The Marine Liability Act Limits Compensation for Boating Accident Injuries in Canada

One of the silver linings of the COVID-19 pandemic is that people have been trying new activities. When gyms closed last spring, a Canada-wide bicycle shortage ensued, and the City of Toronto shut down a major arterial route once a week to allow cyclists to enjoy their new hobby in relative safety. Come summer, Ontarians faced a vacation season without international travel, so they adopted domestic alternatives, including boating. Boat sales surged, as did the number of inexperienced boaters on the water.

“When people were considering what to do with their leisure dollars, they couldn’t travel. They weren’t eating out,” said Carolyn Burgess, the owner of a marine retail store in Scarborough, to BNN Bloomberg in January. “They needed an outlet to spend some money, while also isolating – so bingo, they bought a boat.”

A similar trend took place in the United States, where sales of boats and related marine products and services jumped 9 per cent, year-over-year, to a 13-year high of $47 billion, according to CNBC.

Boating is an ideal pandemic-era activity. It can only be enjoyed outside and limits social interaction to the handful of people that can fit on board. It also tends to draw people away from city centres, where the virus spreads more quickly. However, boating also comes with significant safety issues.

As we mentioned in a previous blog, dozens of Ontarians are killed or seriously injured in boating accidents every year. Most of these accidents are avoidable. Over the past two summers, the high number of inexperienced boaters on the water has increased the risk of accident and injury. This is especially significant because, in Canada, boating accident compensation is strictly limited under the Marine Liability Act (MLA) which caps compensation at $1 million unless the plaintiff can prove an extremely narrow definition of negligence.

“A person liable shall not be entitled to limit his liability if it is proved that the loss resulted from his personal act or omission, committed with the intent to cause such loss, or recklessly and with knowledge that such loss would probably result,” the act reads.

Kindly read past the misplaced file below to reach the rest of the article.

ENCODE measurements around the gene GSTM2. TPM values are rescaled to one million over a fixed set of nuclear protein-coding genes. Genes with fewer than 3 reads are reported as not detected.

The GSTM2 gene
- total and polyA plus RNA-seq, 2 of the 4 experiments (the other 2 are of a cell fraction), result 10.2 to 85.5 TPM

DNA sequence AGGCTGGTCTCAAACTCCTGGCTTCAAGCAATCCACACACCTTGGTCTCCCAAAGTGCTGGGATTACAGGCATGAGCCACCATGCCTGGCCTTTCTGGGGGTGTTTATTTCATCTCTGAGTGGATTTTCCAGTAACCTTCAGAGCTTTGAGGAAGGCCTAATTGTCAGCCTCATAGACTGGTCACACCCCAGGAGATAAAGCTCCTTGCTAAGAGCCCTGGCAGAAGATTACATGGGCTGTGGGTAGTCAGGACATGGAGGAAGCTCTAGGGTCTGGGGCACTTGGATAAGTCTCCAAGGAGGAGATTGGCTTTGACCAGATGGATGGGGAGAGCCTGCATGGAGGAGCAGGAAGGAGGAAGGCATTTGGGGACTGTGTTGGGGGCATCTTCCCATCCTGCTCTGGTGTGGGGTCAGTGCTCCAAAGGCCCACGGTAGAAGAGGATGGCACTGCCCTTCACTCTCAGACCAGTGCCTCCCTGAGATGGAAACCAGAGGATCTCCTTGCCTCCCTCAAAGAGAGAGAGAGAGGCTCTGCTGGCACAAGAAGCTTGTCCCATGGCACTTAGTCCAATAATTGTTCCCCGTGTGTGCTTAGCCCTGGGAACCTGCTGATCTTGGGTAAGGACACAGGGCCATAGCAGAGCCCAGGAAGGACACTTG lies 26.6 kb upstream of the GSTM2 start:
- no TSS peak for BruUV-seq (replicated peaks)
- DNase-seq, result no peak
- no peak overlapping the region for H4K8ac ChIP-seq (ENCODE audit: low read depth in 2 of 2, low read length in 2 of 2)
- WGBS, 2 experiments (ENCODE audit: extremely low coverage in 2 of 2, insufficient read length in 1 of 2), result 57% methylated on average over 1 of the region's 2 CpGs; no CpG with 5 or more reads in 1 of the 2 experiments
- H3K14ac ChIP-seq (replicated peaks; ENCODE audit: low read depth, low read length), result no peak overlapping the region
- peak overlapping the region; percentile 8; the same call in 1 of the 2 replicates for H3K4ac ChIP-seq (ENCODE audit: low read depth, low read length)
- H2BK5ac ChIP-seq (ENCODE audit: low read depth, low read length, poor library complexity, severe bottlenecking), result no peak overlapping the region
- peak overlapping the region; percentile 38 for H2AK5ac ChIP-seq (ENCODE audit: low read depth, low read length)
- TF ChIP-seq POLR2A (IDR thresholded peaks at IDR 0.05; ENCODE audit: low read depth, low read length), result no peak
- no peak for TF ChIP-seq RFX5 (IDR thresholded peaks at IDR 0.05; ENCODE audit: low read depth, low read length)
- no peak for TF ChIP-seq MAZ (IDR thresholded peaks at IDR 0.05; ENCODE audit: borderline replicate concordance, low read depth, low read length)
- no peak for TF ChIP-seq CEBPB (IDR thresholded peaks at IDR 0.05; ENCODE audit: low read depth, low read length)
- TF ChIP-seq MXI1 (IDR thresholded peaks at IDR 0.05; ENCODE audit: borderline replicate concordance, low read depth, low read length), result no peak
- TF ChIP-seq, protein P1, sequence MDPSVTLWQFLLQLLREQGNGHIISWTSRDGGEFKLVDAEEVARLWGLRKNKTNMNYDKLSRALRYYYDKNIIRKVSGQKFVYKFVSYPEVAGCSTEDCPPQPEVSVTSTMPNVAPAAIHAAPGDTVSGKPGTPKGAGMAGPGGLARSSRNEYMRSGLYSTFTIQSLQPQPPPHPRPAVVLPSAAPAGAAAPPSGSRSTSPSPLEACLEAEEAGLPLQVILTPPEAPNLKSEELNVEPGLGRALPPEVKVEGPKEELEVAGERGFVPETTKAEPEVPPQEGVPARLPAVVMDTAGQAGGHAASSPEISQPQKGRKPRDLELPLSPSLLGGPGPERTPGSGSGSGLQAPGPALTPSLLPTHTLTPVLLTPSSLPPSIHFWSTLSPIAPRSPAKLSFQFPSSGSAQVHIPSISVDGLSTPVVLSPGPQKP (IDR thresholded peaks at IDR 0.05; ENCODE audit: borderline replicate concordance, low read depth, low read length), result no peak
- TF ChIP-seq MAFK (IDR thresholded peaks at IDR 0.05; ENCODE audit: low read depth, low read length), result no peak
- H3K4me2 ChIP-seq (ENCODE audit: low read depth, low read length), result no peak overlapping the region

In other words, in order for a personal injury plaintiff to receive more than $1 million in compensation, their boating accident lawyer would have to prove not only that the defendant knew that injuries would ‘probably result,’ but also the likely extent of the injuries.

Last month, Law Times reported on the decision in a boating accident claim that illustrates the potentially catastrophic impact of this narrow definition of ‘conduct barring limitation.’ The claim revolved around a 2007 boating accident that left a nine-year-old boy with a catastrophic traumatic brain injury.

The plaintiff in this case, Nash Woodbury, was being pulled in an inner tube by a boat driven by his father, Robert Woodbury. At a certain point, the boat entered a small cove and made a turn that brought the inner tube in line with a stationary boat. The father was looking back at the inner tube and didn’t realise that a collision was likely until he heard calls from the stationary vessel. At the last minute, the father made a sharp turn that sent the inner tube slamming into the side of the stationary boat. Following the accident, the father admitted that he had seen the other boat when he entered the cove, and police found open alcohol on his boat.   

Nash, who is now in his 20s, will never work and will require significant medical attention, including 24-hour attendant care, for the foreseeable future, Law Times reports. The judge in the case found that Robert had acted negligently and had operated his boat in a reckless manner. However, the judge was not able to determine that Robert knew that Nash’s injuries were likely to occur.

As a result, Nash will be entitled to a maximum of $1 million, a relatively minor amount considering the extent of his injuries and the care he will require. Nash’s lawyer told Law Times that the total value of the damages her client incurred is likely to be calculated between $10 and $15 million.

“It was an exceptional case with all of the hallmarks of a defendant who was acting recklessly,” the lawyer told Law Times, before adding: “It doesn’t matter how severe the injuries are or even how many people are hurt, the cap stands.”

Contact a Boating Accident Lawyer from Will Davidson LLP

With more inexperienced boaters than ever on Ontario’s waters, it is critically important to understand the limits of available compensation in boating accident personal injury cases. If you’ve been injured, contact Will Davidson LLP today to schedule a free, no-obligation consultation with an experienced boating accident lawyer. Our team will be happy to review your case and offer advice on how best to pursue compensation.

Image: Shutterstock


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